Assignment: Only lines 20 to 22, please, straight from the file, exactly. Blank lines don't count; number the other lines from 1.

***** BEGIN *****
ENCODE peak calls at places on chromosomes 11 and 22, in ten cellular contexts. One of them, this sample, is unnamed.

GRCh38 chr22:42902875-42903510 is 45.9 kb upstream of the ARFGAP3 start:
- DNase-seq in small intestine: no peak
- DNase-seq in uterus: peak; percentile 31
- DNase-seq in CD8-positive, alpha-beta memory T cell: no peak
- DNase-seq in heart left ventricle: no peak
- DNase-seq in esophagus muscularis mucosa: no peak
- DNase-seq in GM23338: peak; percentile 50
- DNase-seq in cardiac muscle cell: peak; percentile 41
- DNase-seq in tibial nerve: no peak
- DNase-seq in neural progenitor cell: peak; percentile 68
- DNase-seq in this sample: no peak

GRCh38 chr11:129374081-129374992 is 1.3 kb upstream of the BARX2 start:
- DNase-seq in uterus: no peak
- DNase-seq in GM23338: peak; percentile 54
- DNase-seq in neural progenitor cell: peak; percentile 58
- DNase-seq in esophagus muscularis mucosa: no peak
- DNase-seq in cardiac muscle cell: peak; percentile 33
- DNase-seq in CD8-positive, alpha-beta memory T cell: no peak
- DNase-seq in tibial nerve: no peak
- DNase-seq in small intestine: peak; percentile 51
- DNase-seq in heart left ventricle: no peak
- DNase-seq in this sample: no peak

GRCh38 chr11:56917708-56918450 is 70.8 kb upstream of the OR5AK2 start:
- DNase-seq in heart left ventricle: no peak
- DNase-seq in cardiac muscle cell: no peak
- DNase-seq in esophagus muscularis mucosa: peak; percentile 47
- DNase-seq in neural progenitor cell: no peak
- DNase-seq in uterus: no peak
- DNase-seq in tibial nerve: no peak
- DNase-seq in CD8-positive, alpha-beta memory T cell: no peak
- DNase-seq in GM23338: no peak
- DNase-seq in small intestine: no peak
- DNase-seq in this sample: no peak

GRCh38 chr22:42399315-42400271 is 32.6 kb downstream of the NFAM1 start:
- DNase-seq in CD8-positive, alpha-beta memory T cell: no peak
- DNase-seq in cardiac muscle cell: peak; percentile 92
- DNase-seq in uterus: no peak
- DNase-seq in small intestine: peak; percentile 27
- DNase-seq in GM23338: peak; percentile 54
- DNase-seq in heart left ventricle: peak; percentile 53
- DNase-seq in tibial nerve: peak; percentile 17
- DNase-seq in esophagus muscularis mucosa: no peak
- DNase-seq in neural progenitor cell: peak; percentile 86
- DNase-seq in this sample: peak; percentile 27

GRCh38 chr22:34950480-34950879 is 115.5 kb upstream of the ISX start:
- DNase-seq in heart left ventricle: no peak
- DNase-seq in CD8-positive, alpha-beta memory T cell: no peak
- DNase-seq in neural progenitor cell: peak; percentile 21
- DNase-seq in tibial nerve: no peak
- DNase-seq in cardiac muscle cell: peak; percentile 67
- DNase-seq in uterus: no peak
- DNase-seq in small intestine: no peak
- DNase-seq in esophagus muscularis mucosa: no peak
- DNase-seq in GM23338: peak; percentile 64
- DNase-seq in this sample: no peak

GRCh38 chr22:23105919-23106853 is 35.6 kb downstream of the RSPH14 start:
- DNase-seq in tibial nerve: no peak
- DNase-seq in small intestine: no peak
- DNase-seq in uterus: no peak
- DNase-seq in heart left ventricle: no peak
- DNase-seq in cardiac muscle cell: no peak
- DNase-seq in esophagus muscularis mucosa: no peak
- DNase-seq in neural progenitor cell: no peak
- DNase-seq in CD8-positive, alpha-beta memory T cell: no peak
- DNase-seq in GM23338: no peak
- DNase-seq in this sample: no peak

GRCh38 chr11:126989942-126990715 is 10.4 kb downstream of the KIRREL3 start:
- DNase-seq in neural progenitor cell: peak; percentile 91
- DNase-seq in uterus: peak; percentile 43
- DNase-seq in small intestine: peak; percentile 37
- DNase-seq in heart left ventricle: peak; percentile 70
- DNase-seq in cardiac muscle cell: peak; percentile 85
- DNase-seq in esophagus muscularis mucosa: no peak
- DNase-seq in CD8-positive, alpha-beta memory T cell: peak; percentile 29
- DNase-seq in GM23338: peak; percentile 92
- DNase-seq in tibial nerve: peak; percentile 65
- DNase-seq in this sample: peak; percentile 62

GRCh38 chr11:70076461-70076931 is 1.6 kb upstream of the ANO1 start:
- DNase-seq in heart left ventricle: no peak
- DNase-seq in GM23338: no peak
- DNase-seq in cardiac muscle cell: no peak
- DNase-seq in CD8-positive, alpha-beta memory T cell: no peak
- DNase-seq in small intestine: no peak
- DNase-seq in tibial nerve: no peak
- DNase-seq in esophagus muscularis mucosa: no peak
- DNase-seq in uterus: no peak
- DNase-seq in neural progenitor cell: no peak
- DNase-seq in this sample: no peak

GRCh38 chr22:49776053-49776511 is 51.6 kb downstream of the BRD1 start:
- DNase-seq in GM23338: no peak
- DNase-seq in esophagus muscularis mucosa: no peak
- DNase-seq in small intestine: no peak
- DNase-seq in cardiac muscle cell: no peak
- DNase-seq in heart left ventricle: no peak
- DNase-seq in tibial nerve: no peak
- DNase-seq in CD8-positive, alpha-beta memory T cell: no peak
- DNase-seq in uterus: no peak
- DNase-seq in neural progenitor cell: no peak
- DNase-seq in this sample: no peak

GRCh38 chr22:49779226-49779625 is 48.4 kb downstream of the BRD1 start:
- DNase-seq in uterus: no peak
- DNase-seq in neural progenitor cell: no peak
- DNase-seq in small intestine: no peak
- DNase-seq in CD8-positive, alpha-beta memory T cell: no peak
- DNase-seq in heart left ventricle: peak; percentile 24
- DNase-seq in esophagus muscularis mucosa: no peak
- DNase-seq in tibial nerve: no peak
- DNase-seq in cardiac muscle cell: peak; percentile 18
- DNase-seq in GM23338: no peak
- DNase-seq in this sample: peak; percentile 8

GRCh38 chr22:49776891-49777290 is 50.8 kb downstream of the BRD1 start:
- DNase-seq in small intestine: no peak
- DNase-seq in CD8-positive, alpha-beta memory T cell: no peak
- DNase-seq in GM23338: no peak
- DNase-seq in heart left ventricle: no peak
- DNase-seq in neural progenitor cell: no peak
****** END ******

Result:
- DNase-seq in tibial nerve: no peak
- DNase-seq in small intestine: peak; percentile 51
- DNase-seq in heart left ventricle: no peak